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Pac-12 Confidential

Bud Withers offers an inside look at the Pac-12 Conference and the national college scene.

December 10, 2013 at 5:31 PM

The real Pac-12 football awards

We waited until the end of the Pac-12 football season — until after the title game — to bestow honors. Herewith:

Outstanding offensive player Ka’Deem Carey, Arizona. It’s an injustice — and really, a reflection on how the Pac-12 is sometimes viewed nationally — that they’re taking six guys to the Heisman Trophy ceremony and none of them is Carey. He averaged 5.3 yards a carry (for 1,716 total) on a team that couldn’t throw the ball very well.

Outstanding defensive player — It’s probably pointless to rely on statistics to argue for Stanford linebacker Trent Murphy over the official Pac-12 choice for defensive player of the year, Arizona State’s Will Sutton. But Sutton’s tackle-for-loss and sack numbers were far below his 2012 totals, and Murphy led everybody else with 21.5 and 14, respectively. Choose this after the title game, and I have to think it goes to Murphy.

The Swiss-army-knife player of the year — Who else but Myles Jack of Bellevue High and UCLA, who might be getting some Heisman attention down the road if he continues to play both ways?

Disappointing team — California. The Bears had a coaching change and an unceasing list of injuries, but they were out of their league all season long, only a nervous victory over FCS Portland State from going winless.

Game of the year — 1. Oregon 36, Oregon State 35, Nov. 29. Hard to top a game that had four lead changes in the final quarter. 2. Arizona State 38, UCLA 33, Nov. 23. Sun Devils broke out big and held on to get a leg up on the Pac-12 South title. 3, Oregon State 51, Utah 48 (OT), Sept. 14. Ultimately, you could say it meant one team getting to a bowl and the other not. 4, Stanford 31, Washington 28, Oct. 5. But for a controversial official replay-overturn in the final minute, the trajectory of  two seasons might have changed.

Upset of the year — 1, WSU 10, USC 7, Sept. 7. Yes, Lane Kiffin was still coaching the Trojans. But the Cougars still had to shut down USC on the road, as a 15-point underdog. 2. Arizona 42, Oregon 16, Nov. 16. Thanks for showing up, Ducks. 3, Utah 27, Stanford 21, Oct. 12 — Half of Utah’s two league victories came against the team going to the Rose Bowl.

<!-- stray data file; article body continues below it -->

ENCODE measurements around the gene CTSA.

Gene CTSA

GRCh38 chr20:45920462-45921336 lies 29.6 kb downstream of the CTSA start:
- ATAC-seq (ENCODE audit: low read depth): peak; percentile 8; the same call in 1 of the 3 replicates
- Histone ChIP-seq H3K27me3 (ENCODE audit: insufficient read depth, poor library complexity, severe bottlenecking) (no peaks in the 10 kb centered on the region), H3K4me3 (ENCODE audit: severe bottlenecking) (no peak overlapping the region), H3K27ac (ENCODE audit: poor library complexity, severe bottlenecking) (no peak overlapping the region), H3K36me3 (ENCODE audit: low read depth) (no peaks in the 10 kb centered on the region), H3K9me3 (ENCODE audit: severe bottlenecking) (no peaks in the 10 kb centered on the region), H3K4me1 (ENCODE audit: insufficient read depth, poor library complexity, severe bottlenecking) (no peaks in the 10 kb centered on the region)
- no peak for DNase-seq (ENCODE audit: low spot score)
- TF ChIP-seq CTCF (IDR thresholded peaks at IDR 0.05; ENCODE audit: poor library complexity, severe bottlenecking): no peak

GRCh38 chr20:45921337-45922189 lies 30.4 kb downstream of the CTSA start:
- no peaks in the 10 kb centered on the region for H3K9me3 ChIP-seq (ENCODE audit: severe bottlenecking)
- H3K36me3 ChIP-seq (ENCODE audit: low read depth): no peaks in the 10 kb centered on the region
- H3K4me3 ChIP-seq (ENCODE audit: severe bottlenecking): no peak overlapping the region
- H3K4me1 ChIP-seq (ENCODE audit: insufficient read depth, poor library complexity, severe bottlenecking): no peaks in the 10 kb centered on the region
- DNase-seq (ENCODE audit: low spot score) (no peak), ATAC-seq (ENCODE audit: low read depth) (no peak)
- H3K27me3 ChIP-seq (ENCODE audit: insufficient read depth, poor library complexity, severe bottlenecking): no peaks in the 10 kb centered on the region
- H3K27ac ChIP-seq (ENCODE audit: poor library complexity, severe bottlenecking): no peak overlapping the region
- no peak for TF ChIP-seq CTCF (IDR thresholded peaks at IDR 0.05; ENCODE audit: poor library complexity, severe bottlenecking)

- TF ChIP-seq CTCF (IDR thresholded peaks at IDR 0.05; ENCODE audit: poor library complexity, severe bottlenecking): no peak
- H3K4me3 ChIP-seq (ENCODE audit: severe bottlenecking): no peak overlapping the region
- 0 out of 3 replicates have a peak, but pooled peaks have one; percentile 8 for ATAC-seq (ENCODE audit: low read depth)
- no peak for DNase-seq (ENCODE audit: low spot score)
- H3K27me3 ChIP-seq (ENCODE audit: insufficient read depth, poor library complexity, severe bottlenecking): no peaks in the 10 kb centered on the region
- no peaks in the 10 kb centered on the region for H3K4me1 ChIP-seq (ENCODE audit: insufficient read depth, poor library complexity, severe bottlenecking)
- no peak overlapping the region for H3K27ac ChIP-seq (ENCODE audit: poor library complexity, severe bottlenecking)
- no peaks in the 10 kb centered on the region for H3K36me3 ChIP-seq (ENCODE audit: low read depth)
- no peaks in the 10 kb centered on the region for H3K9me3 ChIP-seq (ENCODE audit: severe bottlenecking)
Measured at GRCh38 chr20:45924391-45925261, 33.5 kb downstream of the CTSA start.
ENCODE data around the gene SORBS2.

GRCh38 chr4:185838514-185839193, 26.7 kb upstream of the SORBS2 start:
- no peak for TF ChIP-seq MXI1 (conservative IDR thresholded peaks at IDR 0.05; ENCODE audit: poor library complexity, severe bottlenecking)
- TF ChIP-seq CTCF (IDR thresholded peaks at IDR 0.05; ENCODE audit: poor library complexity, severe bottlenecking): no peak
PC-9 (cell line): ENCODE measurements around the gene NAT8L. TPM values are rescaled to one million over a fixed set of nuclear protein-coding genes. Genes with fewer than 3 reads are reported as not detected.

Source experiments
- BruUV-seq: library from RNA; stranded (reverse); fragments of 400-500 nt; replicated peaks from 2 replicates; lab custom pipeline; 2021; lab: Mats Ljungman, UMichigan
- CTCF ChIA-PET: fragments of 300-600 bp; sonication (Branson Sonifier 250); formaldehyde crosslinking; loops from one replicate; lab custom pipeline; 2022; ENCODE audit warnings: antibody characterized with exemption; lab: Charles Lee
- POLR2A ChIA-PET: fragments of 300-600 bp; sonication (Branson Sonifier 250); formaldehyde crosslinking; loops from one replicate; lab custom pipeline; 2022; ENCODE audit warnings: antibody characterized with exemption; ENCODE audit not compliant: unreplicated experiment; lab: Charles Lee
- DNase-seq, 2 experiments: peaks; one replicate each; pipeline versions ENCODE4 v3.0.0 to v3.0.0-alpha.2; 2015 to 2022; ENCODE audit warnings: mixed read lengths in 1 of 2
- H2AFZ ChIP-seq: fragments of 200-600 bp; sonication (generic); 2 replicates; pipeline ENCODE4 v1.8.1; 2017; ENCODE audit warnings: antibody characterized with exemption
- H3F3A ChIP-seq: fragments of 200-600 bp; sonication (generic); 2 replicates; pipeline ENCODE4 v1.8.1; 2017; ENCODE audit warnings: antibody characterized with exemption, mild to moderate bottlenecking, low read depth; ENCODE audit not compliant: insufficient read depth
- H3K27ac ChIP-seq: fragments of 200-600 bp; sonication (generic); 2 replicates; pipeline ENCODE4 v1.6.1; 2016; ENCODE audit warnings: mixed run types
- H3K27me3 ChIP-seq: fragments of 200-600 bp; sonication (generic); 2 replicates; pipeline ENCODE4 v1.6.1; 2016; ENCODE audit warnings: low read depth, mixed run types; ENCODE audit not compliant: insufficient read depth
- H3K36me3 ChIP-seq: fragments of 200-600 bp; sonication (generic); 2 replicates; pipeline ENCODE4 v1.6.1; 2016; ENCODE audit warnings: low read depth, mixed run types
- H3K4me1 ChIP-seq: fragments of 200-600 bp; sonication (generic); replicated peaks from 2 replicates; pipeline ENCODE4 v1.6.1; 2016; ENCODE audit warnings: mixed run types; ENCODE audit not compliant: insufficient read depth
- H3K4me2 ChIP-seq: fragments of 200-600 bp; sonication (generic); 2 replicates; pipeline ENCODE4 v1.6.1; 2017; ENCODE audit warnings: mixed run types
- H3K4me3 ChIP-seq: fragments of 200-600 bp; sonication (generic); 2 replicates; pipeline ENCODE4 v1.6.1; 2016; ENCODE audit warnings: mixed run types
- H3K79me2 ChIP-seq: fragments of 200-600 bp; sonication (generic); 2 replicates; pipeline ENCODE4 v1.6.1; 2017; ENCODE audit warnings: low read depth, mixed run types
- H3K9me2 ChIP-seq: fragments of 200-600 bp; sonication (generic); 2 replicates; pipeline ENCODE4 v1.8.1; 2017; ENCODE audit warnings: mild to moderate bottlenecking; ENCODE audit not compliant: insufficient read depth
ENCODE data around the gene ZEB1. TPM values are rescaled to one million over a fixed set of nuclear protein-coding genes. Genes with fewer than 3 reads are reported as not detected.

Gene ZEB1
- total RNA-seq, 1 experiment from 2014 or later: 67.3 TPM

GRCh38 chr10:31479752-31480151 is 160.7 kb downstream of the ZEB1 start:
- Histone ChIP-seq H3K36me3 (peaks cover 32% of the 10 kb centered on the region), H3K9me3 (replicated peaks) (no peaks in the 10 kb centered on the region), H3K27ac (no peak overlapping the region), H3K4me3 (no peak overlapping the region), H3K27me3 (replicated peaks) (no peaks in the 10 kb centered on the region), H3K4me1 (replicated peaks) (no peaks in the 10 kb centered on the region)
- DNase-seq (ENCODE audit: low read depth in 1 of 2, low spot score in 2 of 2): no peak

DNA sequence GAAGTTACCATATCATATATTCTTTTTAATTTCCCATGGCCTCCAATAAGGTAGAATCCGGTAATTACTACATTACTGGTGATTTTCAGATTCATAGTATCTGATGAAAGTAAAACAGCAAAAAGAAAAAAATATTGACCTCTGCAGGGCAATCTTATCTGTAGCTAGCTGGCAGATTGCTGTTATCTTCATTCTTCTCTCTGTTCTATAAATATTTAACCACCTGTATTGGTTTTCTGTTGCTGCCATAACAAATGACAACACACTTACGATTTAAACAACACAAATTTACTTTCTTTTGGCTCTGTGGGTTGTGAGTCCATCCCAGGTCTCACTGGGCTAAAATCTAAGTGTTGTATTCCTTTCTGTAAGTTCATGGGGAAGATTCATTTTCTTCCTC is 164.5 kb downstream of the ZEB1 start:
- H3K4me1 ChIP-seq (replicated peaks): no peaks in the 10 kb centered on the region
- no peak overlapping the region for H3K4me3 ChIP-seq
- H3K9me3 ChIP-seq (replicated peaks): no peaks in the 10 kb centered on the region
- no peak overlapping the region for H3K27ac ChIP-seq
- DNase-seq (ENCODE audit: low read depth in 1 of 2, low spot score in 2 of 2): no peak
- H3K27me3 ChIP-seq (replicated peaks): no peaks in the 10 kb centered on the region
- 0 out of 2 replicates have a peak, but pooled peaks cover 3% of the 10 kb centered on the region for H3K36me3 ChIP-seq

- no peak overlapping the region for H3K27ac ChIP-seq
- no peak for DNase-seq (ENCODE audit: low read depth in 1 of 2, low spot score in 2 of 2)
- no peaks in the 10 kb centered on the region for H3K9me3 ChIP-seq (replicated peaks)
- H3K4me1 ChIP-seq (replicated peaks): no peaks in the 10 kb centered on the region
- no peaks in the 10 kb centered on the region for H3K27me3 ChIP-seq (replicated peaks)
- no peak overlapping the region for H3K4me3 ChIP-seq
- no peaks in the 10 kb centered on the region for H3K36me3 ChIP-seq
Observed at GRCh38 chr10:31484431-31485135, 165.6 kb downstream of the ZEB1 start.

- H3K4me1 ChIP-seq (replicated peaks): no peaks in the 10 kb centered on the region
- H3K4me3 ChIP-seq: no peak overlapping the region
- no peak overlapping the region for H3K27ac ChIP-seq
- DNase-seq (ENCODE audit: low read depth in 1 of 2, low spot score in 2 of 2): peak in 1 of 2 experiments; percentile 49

The obligatory Pac-12 officiating blunder of the yearJack Folliard’s crew fluffing the finish of the Wisconsin-Arizona State game, which probably stole a victory from the Badgers.

The strange play-calling award — On third-and-2 from the Utah 6 in the final minute, Stanford elected to throw twice rather than ram the ball at the Utes, which the Cardinal did at pretty much everybody else.

Stat of the year — USC’s long passing play against WSU was for eight yards. Maybe that really was a Denny’s menu Kiffin brandished on the sideline.

Best 20 minutes of the year — Just before and after 11 p.m. on Sept. 14, you could toggle between the bizarre finish between Wisconsin-Arizona State and the wild, entertaining conclusion to Oregon State-Utah. Doesn’t get much better than that, especially when you had an IPA in your hand.

The Bad-timing award — On Sept. 28, the day an unseasonable monsoon struck the Northwest, all four schools were playing at home (if you count the Cougars against Stanford in Seattle).

The May-I-get-you-another-knuckle-sandwich award — Stanford broke to a 29-0 lead on Arizona State and cruised in their first meeting. Then ASU swept to the league title game, impr0ving as much as any team in the conference, and Stanford bludgeoned the Sun Devils again, 38-14.

The Cut-your-losses award — Oregon came into November undefeated and widely figured to be playing in the national title game. Then it (a) got strong-armed by Stanford; (b) boat-raced at Arizona; (c) mumbled apologies on behalf of two players who dissed the Rose Bowl; and (d) just had tight end Pharoah Brown suspended for the Alamo Bowl because of his part in a snowball-fight-gone-bad in Eugene (where’s a warm rain when you need it?)

Quote of the Year I — “At the end of the day, his family gotta eat.” — Washington quarterback Keith Price, expressing understanding that Steve Sarkisian would leave for a bigger payday at USC, and speaking for all those Pac-12 coaches who may be having trouble putting bread on the table.

Quote of the Year II — “It’s B.S. that he threw the ball at the end of the game. I think it’s low class.” — Oregon defensive coordinator Nick Aliotti, after WSU’s Mike Leach had Connor Halliday throwing footballs (89, an NCAA record) deep into the night in Eugene.

Quote of the year III — “We don’t fake injuries. We never have and never will. I don’t care what Steve Sarkisian thinks he saw.” — Stanford coach David Shaw, responded to Sarkisian’s claim that the Cardinal slowed the UW offensive pace by faking injuries. The Stanford-USC rivalry boiled with Jim Harbaugh and Pete Carroll, and now it simmers anew with Shaw and Sarkisian.








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